As Republican Obamacare repeal collapses, Democrats push pro-corporate “compromise”
27 September 2017
The Senate Republicans’ latest Obamacare repeal effort collapsed Tuesday, as Majority Leader Mitch McConnell, facing certain defeat, announced that the measure would not be brought to the floor for a vote. The announcement followed statements by three Republicans—Rand Paul of Kentucky, John McCain of Arizona and Susan Collins of Maine—that they would vote against the measure.
With all 48 Democrats set to vote “no,” the Trump administration and Republican leaders could afford no more than two Republican defections to obtain passage in the 100-member chamber.
The so-called “Graham-Cassidy” bill was similar to previous Republican efforts under Trump to repeal the 2010 Affordable Care Act, better known as Obamacare, all of which would strip tens of millions of people of health insurance and end Medicaid, the government health insurance program for the poor, as a guaranteed entitlement program.
Graham-Cassidy, sponsored by South Carolina Senator Lindsey Graham and Louisiana Senator Bill Cassidy, would have imposed a per capita cap on Medicaid spending and shifted to a system in which states received block grants from the federal government. The result would be growing shortfalls between states’ Medicaid funding needs and what the federal government would provide, forcing deep cuts in Medicaid coverage.
The failed proposal would have eliminated the individual mandate, which requires that uninsured individuals buy coverage or pay a penalty, and the employer mandate, which requires that businesses with a certain number of employees provide coverage for their workers or pay a penalty.
States would also have been allowed to obtain waivers from Obamacare rules barring insurance companies from denying coverage or jacking up rates for people with preexisting conditions, as well as from requirements that insurers cover essential benefits such as maternity and newborn care, outpatient care, emergency services and mental and addiction treatment.
The Trump administration and congressional Republicans had an effective deadline of September 30 to pass an Obamacare repeal bill because with the start of the new fiscal year on October 1, they could no longer pass such a bill under the so-called “budget reconciliation” process, which requires a simple majority rather than the filibuster-proof 60-vote super-majority needed under normal procedures.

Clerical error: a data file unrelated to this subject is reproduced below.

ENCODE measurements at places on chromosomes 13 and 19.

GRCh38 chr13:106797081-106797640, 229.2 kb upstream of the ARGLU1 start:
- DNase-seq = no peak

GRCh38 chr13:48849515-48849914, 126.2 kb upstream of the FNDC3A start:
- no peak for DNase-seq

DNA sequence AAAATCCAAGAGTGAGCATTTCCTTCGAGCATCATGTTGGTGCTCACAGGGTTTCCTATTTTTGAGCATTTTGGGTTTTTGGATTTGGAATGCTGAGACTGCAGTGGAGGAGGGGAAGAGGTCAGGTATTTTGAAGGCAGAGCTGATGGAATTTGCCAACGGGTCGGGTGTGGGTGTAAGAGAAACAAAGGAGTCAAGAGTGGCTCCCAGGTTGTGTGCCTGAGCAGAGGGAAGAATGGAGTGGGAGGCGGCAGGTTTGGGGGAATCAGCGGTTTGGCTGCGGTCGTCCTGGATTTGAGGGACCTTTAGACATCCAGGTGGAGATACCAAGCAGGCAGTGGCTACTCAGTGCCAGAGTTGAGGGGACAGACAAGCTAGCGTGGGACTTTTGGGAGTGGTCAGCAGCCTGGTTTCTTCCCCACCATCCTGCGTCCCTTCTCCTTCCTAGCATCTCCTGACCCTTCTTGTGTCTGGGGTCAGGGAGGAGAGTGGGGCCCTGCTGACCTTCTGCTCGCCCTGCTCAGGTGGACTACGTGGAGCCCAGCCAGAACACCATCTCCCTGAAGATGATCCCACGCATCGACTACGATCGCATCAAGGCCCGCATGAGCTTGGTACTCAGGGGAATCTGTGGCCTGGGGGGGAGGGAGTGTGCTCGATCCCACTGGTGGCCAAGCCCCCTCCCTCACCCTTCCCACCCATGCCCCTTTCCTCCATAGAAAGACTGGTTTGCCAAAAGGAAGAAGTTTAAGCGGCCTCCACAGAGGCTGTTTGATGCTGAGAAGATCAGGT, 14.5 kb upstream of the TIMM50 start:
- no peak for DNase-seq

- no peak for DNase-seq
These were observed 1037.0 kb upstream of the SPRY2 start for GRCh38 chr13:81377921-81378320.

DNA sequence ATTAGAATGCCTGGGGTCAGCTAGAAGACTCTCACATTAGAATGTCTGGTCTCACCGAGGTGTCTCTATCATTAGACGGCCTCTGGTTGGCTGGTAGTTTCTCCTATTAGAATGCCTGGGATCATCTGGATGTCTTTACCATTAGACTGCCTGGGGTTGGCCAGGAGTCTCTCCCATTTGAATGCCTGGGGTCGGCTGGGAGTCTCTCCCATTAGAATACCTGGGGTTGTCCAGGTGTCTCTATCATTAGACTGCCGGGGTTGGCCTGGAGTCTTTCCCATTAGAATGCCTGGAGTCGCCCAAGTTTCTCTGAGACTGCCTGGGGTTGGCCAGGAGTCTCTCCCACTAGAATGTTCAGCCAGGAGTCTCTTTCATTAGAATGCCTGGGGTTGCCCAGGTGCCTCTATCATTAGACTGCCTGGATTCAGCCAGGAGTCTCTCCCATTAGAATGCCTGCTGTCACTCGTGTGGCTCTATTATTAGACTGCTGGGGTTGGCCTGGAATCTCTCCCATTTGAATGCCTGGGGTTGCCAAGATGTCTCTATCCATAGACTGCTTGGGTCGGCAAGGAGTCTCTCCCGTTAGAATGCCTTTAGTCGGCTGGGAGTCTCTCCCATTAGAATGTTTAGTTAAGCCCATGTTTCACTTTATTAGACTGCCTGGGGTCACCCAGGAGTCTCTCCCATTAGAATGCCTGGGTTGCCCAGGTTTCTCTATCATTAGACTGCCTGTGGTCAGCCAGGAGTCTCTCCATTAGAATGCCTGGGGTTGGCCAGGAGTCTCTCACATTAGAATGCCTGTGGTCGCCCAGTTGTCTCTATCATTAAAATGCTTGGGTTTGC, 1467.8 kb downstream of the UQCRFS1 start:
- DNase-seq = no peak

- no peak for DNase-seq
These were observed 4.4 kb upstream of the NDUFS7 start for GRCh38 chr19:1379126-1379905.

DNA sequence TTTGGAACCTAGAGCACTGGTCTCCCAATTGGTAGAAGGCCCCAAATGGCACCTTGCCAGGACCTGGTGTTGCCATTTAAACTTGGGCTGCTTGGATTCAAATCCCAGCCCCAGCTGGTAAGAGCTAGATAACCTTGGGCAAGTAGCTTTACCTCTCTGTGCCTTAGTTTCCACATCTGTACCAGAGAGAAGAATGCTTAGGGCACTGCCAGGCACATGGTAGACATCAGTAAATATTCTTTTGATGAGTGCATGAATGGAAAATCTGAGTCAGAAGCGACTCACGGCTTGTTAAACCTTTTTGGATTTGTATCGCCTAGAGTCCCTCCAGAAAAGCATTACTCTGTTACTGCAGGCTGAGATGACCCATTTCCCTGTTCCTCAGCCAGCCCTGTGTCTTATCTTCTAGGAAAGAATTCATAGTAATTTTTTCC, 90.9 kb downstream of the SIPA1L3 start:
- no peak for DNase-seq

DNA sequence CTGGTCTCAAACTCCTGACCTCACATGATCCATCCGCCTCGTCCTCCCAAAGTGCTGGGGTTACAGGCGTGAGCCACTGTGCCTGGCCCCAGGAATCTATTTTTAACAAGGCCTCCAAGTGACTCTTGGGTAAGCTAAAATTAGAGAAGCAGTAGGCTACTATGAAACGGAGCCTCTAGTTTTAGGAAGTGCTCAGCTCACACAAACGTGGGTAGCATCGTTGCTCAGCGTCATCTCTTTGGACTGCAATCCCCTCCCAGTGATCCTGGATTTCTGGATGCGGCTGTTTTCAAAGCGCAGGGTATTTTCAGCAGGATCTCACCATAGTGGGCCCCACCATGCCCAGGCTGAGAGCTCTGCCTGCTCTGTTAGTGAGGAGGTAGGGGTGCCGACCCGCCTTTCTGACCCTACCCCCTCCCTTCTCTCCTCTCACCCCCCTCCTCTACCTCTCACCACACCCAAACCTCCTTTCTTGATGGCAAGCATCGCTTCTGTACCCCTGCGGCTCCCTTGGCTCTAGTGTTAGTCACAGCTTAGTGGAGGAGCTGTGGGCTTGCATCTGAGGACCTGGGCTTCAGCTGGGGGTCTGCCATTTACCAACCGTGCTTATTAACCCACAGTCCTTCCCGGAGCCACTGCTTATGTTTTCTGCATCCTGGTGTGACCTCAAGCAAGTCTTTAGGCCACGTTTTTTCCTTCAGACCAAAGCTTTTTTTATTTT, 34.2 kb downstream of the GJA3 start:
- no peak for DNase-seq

After McConnell’s announcement, some Republicans, including the right-wing libertarian Rand Paul, voiced support for coupling tax reform with repeal of the ACA. Republican leaders quickly opposed this plan, which could make tax reform (i.e., massive cuts to the corporate tax rate) more difficult.
Senate Majority Whip John Cornyn, the second-ranking Senate Republican, said, “I know the work [on repealing the ACA] is going to continue, but I think we need to turn to tax reform while that work continues.”
Cornyn also noted that senators Lamar Alexander, a Republican, and Patty Murray, a Democrat, are working on a bipartisan effort to “stabilize” insurance markets. He was referring to efforts by the Democrats to work out a bipartisan deal with the Republicans that would retain the basic framework of Obamacare, which is broadly supported by the corporate elite and the insurance industry, and is being used to increase out-of-pocket costs for workers while slashing costs for businesses and the government, while introducing regressive changes being demanded by the insurance monopolies.
The Alexander-Murray negotiations broke off when Republicans were attempting to muster votes for Graham-Cassidy, but will likely be revived in the aftermath of the failure of the Republican bill.
This is the real orientation of the Democratic Party—not the posturing by Senator Bernie Sanders and some Senate Democrats on behalf of a “Medicare-for-all” bill that stands little chance of even being brought up for debate. As the World Socialist Web Site noted when Sanders announced his bill, “The goal of the exercise is to provide a political smokescreen for backroom Democratic Party dealings with the Trump administration, on health care and especially on tax cuts.”
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